Child Health

In FY 2017, the Maternal, Infant, and Early Childhood Home Visiting Program served over 156,000 parents and children and provided more than 942,000 home visits.

As children grow, they develop skills that impact the rest of their lives. We created initiatives and programs to build systems that improve the physical and emotional health of children.

These efforts promote best-in-class emergency medical care for children and encourage positive parenting, child development, and school readiness.

What are our goals?

Increase the number of children who receive a developmental screening.

  • Early identification of developmental disorders is critical to the well-being of children and their families. The American Academy of Pediatrics (AAP) recommends screening tests begin at the nine-month visit.

Decrease the number of hospital admissions for non-fatal injury among children ages zero through nine.

  • Reducing the burden of non-fatal injury can greatly improve the quality of life and cost savings for children and their families.

Increase the number of children who are adequately insured.

  • Inadequately insured children are more likely to lack appropriate and timely care, be without a medical home, and be less likely to receive needed referrals and family-centered care.

Increase access to comprehensive oral health care for MCH populations most at risk for oral disease.

How do we accomplish our goals?

We accomplish our goals through the following initiatives and programs:

  • Title V MCH Block Grant
  • Home Visiting
  • National Fetal, Infant, and Child Death Review Program

    We direct and fund states and localities who create review teams to raise awareness about fetal, infant and child deaths, prevent future deaths, and address emerging issues.

    Fetal and infant mortality reviews (FIMRs) and child death reviews (CDRs) provide insight into gaps in services, systems, and modifiable risk factors. This helps create and maintain risk reduction and prevention programs.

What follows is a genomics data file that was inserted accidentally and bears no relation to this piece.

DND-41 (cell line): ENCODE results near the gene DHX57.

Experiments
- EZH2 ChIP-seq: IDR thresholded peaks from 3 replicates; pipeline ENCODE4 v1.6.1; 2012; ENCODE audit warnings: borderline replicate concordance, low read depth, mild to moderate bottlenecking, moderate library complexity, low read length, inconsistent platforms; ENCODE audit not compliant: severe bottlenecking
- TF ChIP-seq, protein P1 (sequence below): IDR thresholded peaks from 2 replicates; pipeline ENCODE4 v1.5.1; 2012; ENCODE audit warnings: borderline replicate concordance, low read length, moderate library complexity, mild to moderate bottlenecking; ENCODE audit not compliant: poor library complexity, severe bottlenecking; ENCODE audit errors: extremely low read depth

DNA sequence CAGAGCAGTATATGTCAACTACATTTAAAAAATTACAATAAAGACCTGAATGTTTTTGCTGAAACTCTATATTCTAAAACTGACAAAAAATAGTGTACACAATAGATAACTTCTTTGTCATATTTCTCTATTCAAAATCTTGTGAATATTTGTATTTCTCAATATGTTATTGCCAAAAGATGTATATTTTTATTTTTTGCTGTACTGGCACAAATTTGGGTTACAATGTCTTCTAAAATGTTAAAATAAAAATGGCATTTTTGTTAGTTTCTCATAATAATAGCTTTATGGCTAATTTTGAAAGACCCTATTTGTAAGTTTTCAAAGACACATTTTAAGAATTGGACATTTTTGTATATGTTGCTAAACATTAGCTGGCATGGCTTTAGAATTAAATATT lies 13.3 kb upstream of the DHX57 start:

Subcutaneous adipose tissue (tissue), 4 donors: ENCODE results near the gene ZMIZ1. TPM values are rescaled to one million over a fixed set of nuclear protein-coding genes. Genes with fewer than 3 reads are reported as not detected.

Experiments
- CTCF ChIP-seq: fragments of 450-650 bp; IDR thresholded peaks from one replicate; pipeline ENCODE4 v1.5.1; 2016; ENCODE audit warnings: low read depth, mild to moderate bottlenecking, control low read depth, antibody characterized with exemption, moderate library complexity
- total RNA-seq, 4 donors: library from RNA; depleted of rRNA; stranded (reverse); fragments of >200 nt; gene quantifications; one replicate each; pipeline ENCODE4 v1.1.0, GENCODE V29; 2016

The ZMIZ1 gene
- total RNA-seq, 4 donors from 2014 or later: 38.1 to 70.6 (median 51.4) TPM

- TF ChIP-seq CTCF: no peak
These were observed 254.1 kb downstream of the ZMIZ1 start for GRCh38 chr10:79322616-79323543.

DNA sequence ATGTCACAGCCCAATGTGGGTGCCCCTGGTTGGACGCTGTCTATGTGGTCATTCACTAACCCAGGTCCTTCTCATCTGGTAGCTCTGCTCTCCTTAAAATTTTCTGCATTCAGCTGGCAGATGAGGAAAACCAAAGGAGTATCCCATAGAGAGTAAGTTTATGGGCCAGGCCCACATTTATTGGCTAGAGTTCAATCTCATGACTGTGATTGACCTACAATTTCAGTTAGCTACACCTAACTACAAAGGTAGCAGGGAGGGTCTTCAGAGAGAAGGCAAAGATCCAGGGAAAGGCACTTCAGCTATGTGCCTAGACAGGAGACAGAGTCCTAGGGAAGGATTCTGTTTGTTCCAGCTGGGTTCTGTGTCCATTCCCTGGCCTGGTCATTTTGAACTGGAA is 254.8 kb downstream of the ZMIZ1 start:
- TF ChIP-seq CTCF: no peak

We provide 175 FIMR programs, including multiple Healthy Start programs, with technical assistance and support.

    Since 2002, we have led, trained and helped 1,350 CDR teams and state CDR coordinators in all 50 states and D.C. This has led to a standardized data collection form and a cost-free National Case Reporting System. Exit Disclaimer The system contains entries on nearly 200,000 child deaths.

  • Bright Futures
  • Child Safety Learning Collaborative

    We partner with other federal agencies and more than 20 national organizations to reduce fatal and serious injuries among infants, children, and youth.

    It supports shared improvement among Title V agencies in 17 states and one territory on the following:

    • Sudden unexpected infant deaths (SUID)
    • Bullying prevention
    • Suicide/self-harm prevention
    • Motor vehicle traffic
    • Poisoning prevention
  • Early Childhood Comprehensive Systems (ECCS)
  • Bridging the Word Gap Research Network Exit Disclaimer

    Its goal is to reduce the number of children who enter school with delays in language and early literacy.

  • Emergency Medical Services for Children (EMSC)

    EMSC is the only federal grant program specifically focused on addressing the distinct needs of children in pre-hospital and hospital emergency medical systems.

    It works to ensure that seriously sick or injured children have access to the same high-quality pediatric emergency health care, no matter where they live in the United States.

    The following our are six main investments to ensure pre-hospital EMS agencies and hospital emergency departments to improve pediatric health outcomes:

    • Pediatric Emergency Care Applied Research Network
      Conducts rigorous multi-institutional research in Emergency Department and pre-hospital EMS settings. Seeks to increase the evidence base for appropriate and effective treatment that improves health outcomes for acute illnesses and injuries in children.
    • State Partnership
      Expands and improves a state’s capacity to deliver evidence-based, effective pediatric emergency care that aligns with best practices.
    • State Partnership Regionalization of Care
      Develops replicable models of regionalized health care that improve the access and quality of pediatric emergency services for children in tribal and rural communities.
    • Targeted Issues
      Supports investigator-driven research and innovative projects that turn research into practice and contributes to the evidence base for improving pediatric health outcomes related to emergency care.
    • EMSC Data Center
      Supports EMSC grantees though monitoring, data management, performance measures, bio statistical support and analysis, and consultation to support Pediatric Emergency Care Applied Research Network studies.
    • EMSC Innovation and Improvement Center
      Helps state pre-hospital and hospital EMS systems achieve improved health outcomes in pediatric emergency care by testing and scaling improvements.
Date Last Reviewed:  August 2019